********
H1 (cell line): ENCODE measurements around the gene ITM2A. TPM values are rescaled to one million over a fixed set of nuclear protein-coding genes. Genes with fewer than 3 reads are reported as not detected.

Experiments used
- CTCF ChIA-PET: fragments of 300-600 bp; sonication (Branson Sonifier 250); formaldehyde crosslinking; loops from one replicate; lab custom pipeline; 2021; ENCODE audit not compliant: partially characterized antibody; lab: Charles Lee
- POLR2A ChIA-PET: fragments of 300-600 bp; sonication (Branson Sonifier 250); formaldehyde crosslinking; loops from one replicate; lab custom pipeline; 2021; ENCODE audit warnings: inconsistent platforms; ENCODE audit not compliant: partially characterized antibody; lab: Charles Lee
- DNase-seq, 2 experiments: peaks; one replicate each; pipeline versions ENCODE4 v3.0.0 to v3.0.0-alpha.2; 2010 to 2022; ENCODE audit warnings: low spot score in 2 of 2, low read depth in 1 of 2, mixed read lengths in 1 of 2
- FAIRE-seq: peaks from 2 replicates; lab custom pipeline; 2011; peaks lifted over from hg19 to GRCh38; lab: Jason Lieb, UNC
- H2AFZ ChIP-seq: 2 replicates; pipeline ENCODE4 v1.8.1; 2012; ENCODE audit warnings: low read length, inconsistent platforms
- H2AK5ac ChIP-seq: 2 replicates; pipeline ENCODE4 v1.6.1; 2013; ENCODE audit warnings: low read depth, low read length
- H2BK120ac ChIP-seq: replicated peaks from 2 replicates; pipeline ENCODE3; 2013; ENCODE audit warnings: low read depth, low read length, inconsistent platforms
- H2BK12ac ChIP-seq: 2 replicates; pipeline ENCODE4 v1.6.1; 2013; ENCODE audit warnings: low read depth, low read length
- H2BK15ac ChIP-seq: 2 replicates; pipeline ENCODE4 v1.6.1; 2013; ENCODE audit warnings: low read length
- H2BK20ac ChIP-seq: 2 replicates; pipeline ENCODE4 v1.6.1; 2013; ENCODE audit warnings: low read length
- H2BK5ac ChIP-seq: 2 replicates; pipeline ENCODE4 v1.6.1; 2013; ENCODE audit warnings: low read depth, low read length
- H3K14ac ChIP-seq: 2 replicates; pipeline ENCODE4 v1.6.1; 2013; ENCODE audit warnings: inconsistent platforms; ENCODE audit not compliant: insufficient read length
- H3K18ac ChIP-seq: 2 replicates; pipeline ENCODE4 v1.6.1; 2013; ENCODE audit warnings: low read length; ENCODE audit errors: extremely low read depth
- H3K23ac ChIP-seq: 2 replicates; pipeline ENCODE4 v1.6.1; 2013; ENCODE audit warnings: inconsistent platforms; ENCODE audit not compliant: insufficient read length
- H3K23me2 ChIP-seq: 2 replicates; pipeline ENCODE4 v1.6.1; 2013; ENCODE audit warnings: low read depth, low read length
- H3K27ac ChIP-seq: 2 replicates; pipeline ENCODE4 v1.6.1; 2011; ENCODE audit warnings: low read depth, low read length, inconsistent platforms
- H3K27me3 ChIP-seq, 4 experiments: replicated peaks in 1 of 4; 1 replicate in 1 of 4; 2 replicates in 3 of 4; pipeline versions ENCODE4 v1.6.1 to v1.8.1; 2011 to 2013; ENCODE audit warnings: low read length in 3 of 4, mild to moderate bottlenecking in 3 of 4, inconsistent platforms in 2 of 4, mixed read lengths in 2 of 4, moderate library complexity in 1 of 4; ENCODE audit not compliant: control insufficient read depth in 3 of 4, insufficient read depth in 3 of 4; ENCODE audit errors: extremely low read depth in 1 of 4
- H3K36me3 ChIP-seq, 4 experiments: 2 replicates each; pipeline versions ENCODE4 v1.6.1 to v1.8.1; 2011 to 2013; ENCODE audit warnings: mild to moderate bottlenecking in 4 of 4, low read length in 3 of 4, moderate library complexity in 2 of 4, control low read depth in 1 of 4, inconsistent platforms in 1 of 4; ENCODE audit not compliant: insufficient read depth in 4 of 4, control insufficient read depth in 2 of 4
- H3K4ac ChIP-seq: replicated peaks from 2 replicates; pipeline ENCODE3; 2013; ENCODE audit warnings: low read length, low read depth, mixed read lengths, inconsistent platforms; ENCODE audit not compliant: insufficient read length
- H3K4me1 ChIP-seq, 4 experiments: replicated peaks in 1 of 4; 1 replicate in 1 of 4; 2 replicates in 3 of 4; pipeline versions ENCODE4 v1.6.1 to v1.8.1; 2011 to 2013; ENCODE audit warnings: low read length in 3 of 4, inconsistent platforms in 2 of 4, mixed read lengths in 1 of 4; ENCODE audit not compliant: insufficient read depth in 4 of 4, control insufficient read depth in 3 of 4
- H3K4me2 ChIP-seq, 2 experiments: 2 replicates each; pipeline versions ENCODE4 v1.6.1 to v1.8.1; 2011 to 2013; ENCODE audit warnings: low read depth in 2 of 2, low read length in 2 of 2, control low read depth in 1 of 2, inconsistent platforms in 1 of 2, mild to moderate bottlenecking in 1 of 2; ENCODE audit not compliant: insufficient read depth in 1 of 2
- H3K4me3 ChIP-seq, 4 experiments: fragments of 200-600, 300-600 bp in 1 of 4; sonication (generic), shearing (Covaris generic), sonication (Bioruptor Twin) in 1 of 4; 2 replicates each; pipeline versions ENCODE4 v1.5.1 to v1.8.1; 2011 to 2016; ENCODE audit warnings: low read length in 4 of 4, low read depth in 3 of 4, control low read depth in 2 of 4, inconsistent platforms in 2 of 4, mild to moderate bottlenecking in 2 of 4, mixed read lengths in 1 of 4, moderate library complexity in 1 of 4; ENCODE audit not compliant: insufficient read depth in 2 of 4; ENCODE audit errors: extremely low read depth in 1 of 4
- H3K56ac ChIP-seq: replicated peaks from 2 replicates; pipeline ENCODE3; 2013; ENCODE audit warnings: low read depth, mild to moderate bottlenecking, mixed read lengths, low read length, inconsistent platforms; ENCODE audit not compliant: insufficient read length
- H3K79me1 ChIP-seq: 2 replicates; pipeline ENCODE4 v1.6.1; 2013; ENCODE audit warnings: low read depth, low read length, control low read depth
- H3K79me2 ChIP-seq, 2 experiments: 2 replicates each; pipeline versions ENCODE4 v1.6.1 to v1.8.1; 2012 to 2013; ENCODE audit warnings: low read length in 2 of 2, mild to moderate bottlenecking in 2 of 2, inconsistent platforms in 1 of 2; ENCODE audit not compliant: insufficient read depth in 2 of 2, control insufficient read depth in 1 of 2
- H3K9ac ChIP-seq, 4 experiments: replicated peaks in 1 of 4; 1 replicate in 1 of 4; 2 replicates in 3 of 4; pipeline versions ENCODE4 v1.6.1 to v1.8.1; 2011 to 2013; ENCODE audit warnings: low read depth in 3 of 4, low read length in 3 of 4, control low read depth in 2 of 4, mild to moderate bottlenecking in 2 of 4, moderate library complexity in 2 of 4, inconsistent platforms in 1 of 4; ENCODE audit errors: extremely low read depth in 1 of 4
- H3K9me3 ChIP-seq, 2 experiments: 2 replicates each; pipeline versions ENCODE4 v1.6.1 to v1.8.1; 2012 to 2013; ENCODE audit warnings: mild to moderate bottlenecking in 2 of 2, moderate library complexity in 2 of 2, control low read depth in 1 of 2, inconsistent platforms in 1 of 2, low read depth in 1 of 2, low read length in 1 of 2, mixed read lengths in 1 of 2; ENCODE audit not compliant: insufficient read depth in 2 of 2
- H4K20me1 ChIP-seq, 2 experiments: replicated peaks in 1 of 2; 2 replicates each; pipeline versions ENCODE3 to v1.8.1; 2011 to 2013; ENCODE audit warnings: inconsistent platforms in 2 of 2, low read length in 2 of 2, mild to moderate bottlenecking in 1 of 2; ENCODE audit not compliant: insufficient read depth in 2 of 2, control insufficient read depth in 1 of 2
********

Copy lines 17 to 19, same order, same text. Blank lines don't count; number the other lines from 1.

- H3K23me2 ChIP-seq: 2 replicates; pipeline ENCODE4 v1.6.1; 2013; ENCODE audit warnings: low read depth, low read length
- H3K27ac ChIP-seq: 2 replicates; pipeline ENCODE4 v1.6.1; 2011; ENCODE audit warnings: low read depth, low read length, inconsistent platforms
- H3K27me3 ChIP-seq, 4 experiments: replicated peaks in 1 of 4; 1 replicate in 1 of 4; 2 replicates in 3 of 4; pipeline versions ENCODE4 v1.6.1 to v1.8.1; 2011 to 2013; ENCODE audit warnings: low read length in 3 of 4, mild to moderate bottlenecking in 3 of 4, inconsistent platforms in 2 of 4, mixed read lengths in 2 of 4, moderate library complexity in 1 of 4; ENCODE audit not compliant: control insufficient read depth in 3 of 4, insufficient read depth in 3 of 4; ENCODE audit errors: extremely low read depth in 1 of 4